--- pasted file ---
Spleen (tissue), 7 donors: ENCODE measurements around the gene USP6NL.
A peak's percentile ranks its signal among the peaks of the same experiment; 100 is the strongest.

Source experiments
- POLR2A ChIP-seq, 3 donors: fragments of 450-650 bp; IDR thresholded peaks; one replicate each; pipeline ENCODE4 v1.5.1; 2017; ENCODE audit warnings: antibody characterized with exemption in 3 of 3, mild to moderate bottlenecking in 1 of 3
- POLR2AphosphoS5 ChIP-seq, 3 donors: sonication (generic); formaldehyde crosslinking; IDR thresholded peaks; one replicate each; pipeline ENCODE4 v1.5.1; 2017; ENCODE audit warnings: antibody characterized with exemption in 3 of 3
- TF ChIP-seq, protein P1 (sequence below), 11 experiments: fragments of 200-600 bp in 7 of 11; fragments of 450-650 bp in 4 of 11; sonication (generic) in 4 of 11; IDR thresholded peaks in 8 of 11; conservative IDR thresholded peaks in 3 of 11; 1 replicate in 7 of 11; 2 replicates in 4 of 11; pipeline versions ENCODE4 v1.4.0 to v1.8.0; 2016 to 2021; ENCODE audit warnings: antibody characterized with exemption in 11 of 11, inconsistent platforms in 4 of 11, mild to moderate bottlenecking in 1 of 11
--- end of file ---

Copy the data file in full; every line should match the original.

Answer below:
Spleen (tissue), 7 donors: ENCODE measurements around the gene USP6NL.
A peak's percentile ranks its signal among the peaks of the same experiment; 100 is the strongest.

Source experiments
- POLR2A ChIP-seq, 3 donors: fragments of 450-650 bp; IDR thresholded peaks; one replicate each; pipeline ENCODE4 v1.5.1; 2017; ENCODE audit warnings: antibody characterized with exemption in 3 of 3, mild to moderate bottlenecking in 1 of 3
- POLR2AphosphoS5 ChIP-seq, 3 donors: sonication (generic); formaldehyde crosslinking; IDR thresholded peaks; one replicate each; pipeline ENCODE4 v1.5.1; 2017; ENCODE audit warnings: antibody characterized with exemption in 3 of 3
- TF ChIP-seq, protein P1 (sequence below), 11 experiments: fragments of 200-600 bp in 7 of 11; fragments of 450-650 bp in 4 of 11; sonication (generic) in 4 of 11; IDR thresholded peaks in 8 of 11; conservative IDR thresholded peaks in 3 of 11; 1 replicate in 7 of 11; 2 replicates in 4 of 11; pipeline versions ENCODE4 v1.4.0 to v1.8.0; 2016 to 2021; ENCODE audit warnings: antibody characterized with exemption in 11 of 11, inconsistent platforms in 4 of 11, mild to moderate bottlenecking in 1 of 11